September 16, 2014

Visionary Woman

Hildegard of Bingen is one of those unique and challenging people from the distant past who seem to be in touch with something beyond time and space. She was a mystic and a scientist, testimony to the fact that a close observation of the things of this world need not occupy one interested in the next.

I commend Margarethe von Trotta’s film on the life of this wonderful character. I delayed watching it (on Netflix); perhaps I thought it would be a pious and tedious tract. On the contrary it is an absorbing and entertaining portrait of an extraordinary woman — extraordinary in her own day, and likely any day up until the present, and perhaps even now.

My "quick icon" is based on the actress who plays Hildegard, Barbara Sukowa. She captures the ambiguities and imperfections of this very real woman. 

One of the most fascinating things about Hildegard is her music. It inspired me to write my own setting of "Come, Holy Ghost" for the profession liturgy for some of the Sisters of Saint Gregory. No recording was made at the time, and it hasn't been performed since (as far as I know). So I offer a synthesized choir which sounds a bit like a group of (perhaps) Bulgarians for whom English is a second language. Nonetheless, I hope you enjoy... Here's to Hildegard!

Tobias Stanislas Haller BSG

MP3 File

September 10, 2014

Carts and Horses

I've held my tongue on the subject for a while now, but I find that proverbial fire burning within.

While there is much to commend in the TREC letter  (on the restructuring of The Episcopal Church) when it comes to practical streamlining and downsizing some of the superstructure of the Episcopal Church (including several proposals I've made myself over the years, such as trimming deputation sizes and retiring some CCABs) I still find myself wondering to what extent we are putting cart before horse — if the horse really exists and it isn't all cart, all form with no real handle on the function.

I raise this because it seems to me that the Great Unanswered Question is: What is this superstructure (PB, GC, EC, etc.) for? What are the ministries that can only, or best, be performed for the good of the church and the world by an [inter]national organ of the ecclesiastical body, so conceived and so constituted.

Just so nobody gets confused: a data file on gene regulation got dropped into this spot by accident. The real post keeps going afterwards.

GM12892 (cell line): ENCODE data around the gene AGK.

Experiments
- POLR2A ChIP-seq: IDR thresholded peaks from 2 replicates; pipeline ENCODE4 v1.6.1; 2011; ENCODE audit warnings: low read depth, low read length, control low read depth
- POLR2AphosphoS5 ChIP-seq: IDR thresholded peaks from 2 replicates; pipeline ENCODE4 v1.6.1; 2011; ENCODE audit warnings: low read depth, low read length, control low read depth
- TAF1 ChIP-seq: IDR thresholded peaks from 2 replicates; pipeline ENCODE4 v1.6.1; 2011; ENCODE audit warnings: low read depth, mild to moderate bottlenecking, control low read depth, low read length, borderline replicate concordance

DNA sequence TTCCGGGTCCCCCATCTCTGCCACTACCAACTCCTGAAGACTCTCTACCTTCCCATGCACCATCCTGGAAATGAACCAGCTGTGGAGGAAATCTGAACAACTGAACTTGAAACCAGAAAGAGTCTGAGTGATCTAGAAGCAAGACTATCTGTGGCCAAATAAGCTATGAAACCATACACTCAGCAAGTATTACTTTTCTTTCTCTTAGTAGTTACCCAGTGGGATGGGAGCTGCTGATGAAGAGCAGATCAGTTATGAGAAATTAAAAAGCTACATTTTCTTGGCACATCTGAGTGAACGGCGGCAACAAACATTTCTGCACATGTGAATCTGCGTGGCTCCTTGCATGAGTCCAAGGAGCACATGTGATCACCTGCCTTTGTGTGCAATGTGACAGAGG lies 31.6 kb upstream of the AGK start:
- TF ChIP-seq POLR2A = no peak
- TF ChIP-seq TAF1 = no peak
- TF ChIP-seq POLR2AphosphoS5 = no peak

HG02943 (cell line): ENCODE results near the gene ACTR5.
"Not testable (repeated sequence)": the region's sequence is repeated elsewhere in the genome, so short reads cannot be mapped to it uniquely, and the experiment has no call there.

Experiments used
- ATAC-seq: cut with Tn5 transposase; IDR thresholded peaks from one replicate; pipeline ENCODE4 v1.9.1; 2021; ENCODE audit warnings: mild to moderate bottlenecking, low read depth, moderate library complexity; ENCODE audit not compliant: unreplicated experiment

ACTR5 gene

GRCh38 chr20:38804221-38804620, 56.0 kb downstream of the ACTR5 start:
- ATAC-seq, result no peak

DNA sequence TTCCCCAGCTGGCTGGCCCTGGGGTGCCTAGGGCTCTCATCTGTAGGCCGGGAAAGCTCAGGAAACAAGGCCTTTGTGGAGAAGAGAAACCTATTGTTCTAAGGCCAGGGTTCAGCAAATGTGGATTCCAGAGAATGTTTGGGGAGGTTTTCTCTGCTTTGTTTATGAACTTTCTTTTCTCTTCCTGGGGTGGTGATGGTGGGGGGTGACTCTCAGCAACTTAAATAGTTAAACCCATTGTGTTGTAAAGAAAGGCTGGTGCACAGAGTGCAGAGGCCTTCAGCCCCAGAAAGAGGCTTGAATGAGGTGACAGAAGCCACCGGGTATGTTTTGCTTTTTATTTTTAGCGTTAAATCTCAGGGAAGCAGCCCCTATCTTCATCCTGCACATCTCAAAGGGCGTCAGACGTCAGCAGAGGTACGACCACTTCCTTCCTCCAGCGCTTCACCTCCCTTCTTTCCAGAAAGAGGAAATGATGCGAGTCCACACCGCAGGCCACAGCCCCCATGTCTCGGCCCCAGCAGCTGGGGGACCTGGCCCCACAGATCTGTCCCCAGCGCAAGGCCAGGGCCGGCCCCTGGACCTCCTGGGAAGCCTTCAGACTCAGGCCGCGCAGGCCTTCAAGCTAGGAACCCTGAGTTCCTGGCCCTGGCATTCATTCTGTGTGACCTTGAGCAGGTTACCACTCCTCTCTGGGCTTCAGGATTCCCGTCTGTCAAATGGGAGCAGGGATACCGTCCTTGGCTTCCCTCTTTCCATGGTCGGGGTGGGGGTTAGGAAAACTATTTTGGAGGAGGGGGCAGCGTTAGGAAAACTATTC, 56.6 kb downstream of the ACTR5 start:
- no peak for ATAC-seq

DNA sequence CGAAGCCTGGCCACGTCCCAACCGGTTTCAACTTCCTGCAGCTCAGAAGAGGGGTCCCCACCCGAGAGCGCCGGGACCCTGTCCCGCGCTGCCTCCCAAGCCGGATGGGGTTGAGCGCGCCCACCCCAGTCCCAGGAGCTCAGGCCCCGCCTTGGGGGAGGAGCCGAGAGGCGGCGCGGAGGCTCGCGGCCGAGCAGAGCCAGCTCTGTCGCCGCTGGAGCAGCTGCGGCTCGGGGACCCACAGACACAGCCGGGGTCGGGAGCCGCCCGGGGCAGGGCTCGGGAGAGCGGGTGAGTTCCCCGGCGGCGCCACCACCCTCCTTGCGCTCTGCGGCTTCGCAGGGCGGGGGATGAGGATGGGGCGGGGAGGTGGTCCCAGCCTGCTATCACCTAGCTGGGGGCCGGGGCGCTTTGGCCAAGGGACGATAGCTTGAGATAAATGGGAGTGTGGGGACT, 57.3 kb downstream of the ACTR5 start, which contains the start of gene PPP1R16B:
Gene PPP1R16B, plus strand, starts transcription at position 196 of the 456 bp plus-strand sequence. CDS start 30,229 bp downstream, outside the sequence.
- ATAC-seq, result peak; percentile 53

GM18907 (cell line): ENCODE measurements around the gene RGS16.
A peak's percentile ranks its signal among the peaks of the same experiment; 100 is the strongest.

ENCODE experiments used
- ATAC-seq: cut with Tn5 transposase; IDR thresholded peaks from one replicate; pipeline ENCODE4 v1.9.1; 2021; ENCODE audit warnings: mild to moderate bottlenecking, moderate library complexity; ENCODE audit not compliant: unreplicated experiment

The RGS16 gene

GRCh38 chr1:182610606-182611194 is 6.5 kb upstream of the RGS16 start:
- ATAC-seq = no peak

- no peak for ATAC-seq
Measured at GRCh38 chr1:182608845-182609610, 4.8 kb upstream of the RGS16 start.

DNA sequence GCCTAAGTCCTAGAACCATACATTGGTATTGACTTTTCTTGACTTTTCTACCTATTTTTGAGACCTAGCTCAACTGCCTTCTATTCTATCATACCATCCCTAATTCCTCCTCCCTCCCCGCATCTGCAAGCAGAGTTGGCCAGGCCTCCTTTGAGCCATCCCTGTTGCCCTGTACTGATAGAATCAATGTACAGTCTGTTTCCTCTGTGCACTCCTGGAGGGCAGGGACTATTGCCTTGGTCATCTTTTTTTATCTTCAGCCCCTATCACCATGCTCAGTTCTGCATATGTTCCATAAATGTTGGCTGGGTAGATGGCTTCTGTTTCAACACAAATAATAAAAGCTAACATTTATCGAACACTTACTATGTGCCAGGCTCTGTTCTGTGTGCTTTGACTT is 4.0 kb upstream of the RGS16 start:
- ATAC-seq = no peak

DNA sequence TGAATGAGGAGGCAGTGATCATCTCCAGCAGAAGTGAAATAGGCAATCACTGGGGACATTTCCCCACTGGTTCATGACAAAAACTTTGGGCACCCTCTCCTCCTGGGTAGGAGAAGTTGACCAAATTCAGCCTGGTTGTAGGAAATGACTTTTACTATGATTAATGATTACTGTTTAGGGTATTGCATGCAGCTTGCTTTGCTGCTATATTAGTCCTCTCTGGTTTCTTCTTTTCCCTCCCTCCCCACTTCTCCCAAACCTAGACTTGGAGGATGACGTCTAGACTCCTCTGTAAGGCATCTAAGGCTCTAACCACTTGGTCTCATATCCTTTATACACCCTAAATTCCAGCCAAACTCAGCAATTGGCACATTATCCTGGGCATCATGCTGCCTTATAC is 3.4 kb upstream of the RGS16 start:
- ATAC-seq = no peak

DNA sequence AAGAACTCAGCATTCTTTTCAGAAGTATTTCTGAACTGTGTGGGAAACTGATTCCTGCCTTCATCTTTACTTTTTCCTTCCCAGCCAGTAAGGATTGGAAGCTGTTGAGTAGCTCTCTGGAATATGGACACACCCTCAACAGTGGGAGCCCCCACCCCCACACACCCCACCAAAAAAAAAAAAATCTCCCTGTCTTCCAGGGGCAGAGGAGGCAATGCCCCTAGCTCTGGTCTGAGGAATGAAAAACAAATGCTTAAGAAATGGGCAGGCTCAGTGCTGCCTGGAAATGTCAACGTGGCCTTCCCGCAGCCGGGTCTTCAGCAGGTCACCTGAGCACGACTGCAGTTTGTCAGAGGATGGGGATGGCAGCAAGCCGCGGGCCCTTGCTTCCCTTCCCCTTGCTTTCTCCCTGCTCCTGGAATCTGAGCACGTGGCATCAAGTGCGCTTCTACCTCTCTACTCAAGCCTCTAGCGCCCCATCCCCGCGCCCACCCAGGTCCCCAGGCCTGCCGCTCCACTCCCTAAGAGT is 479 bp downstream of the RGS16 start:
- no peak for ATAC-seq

And I find I can think of precious few things that require or commend such an [inter]national structure: setting the law and liturgy of the church; engaging in formal interreligious and interfaith dialogue and work; [inter]national level mission programs and ministry. These are off the top of my head -- there is likely more; but however much is best or only done at this supreme level, it seems to me that the vast bulk of the work of the church is done in and by the parish, secondly by the diocesan and regional entities, and only thirdly at the national and international level.

And until it is manifestly clear just what work is best done at that level, arguing about how the workforce should be structured to accomplish it is premature — and very likely a waste of time and energy. “Form follows function” should apply to ecclesiastical structures as well as buildings.

Tobias Stanislas Haller BSG

September 5, 2014

Order in the Court

Richard Posner's opinion in the 7th Circuit Court of Appeals, striking down anti-marriage equality obstacles in Wisconsin and Indiana, is a fine piece of work, as others have noted. One thing that stood out for me was his citation of Supreme Court Justice Alito's dissent in Windsor, in which Alito refers favorably to the argument "that marriage is essentially the solemnizing of a comprehensive, exclusive, permanent union that is intrinsically ordered to producing new life, even if it does not always do so." (133 S. Ct. at 2718)

This thesis is one of those truthisms that mere repetition does not prove. It is absurd on the face of it, but that doesn't stop some people taking it seriously. The principle problem lies in the word intrinsically, which means essentially, necessarily, or inherently: something that is in the nature of a thing as and in itself, without which that thing would not be what it is. So, why does this not work for marriage? I can quickly come up with four reasons.

First, to attach a modifier like intrinsic to an action (such as marriage or sexual intercourse within marriage) is already philosophically questionable, since actions are by their nature not "substances" or "things" but the behavior or activity of things.

Second, the notion of an order is about intention or plan — even further removed from being intrinsic, since intent and plan necessarily involve a state not yet realized.

Third, the action in question, and the estate in which it takes place, is one involving more than one actor — two "things" if you will — and this also violates the notion of intrinsic as particular to a thing.

This is brought home in the final astounding admission that the desired result — assuming it to be desired, which it often isn't even when possible — does not always take place. So much for it being essential, inherent, or intrinsic — something which may not be possible can hardly be held to be essential.

It is fine to say that procreation ought to take place within marriage; but to attempt to reduce marriage to one of its possible outcomes — and one acknowledged not to be possible in many cases — is looking into the beautifully decorated wedding hall through a very narrow crack.

Tobias Stanislas Haller BSG